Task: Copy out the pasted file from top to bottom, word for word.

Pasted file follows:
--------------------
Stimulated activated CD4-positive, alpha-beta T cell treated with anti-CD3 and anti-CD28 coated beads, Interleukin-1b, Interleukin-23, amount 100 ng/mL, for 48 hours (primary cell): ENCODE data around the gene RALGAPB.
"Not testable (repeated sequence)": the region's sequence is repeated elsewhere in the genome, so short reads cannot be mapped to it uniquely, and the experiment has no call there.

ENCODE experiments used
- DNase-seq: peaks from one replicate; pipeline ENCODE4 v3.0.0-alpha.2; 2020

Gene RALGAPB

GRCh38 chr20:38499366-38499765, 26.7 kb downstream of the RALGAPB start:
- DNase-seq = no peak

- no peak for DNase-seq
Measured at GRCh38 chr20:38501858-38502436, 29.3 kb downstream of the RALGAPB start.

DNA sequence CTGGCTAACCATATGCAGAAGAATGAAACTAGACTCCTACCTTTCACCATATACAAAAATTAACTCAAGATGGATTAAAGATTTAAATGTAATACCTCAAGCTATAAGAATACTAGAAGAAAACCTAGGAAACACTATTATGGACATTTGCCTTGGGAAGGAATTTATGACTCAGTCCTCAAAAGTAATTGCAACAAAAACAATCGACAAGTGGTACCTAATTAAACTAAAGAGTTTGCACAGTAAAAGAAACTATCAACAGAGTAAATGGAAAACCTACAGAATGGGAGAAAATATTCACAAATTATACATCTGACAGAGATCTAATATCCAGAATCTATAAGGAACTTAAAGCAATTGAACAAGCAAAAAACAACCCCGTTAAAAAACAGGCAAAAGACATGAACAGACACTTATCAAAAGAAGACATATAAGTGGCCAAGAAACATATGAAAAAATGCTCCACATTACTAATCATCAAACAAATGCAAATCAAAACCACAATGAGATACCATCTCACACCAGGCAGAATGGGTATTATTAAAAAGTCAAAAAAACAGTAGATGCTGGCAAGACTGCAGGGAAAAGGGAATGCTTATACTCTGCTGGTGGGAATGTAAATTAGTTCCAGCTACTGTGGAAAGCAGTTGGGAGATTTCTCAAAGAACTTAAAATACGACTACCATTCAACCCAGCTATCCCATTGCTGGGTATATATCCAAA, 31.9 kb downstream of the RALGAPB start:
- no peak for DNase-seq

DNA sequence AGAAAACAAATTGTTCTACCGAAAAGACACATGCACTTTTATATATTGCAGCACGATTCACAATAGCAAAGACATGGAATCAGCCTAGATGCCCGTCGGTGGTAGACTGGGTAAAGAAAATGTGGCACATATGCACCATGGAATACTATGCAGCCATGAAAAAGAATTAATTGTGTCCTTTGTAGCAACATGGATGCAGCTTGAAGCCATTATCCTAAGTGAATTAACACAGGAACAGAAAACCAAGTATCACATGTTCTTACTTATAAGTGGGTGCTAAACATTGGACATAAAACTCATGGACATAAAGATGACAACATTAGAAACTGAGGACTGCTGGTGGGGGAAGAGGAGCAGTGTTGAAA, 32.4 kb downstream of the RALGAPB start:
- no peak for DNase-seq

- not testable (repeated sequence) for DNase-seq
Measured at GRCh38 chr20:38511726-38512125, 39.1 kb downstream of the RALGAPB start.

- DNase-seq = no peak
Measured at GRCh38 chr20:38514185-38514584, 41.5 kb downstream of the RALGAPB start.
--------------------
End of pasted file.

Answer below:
Stimulated activated CD4-positive, alpha-beta T cell treated with anti-CD3 and anti-CD28 coated beads, Interleukin-1b, Interleukin-23, amount 100 ng/mL, for 48 hours (primary cell): ENCODE data around the gene RALGAPB.
"Not testable (repeated sequence)": the region's sequence is repeated elsewhere in the genome, so short reads cannot be mapped to it uniquely, and the experiment has no call there.

ENCODE experiments used
- DNase-seq: peaks from one replicate; pipeline ENCODE4 v3.0.0-alpha.2; 2020

Gene RALGAPB

GRCh38 chr20:38499366-38499765, 26.7 kb downstream of the RALGAPB start:
- DNase-seq = no peak

- no peak for DNase-seq
Measured at GRCh38 chr20:38501858-38502436, 29.3 kb downstream of the RALGAPB start.

DNA sequence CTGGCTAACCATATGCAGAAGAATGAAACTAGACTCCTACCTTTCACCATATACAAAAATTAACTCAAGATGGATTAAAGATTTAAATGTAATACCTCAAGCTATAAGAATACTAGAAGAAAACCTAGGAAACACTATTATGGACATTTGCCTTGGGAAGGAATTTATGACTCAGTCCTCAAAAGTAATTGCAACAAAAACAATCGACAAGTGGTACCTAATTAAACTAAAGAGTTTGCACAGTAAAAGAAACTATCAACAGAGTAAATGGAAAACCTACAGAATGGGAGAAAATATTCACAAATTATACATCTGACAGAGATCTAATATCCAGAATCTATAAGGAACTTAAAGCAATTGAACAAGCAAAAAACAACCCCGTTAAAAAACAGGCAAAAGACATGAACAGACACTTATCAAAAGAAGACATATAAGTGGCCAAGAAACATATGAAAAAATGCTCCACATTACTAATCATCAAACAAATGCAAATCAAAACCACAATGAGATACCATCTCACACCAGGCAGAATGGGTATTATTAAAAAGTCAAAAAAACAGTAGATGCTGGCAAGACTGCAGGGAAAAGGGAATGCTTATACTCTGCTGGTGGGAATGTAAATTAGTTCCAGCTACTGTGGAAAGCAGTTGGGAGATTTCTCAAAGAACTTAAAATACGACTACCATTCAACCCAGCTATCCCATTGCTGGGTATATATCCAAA, 31.9 kb downstream of the RALGAPB start:
- no peak for DNase-seq

DNA sequence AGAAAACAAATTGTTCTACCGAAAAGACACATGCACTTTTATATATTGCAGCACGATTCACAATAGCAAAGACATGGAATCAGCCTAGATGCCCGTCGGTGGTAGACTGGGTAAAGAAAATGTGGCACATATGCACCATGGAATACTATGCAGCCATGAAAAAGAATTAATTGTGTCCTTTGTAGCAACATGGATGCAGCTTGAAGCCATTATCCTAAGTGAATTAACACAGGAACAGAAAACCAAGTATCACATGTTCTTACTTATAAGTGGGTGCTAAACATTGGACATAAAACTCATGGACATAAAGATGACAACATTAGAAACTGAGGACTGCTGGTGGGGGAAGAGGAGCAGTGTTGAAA, 32.4 kb downstream of the RALGAPB start:
- no peak for DNase-seq

- not testable (repeated sequence) for DNase-seq
Measured at GRCh38 chr20:38511726-38512125, 39.1 kb downstream of the RALGAPB start.

- DNase-seq = no peak
Measured at GRCh38 chr20:38514185-38514584, 41.5 kb downstream of the RALGAPB start.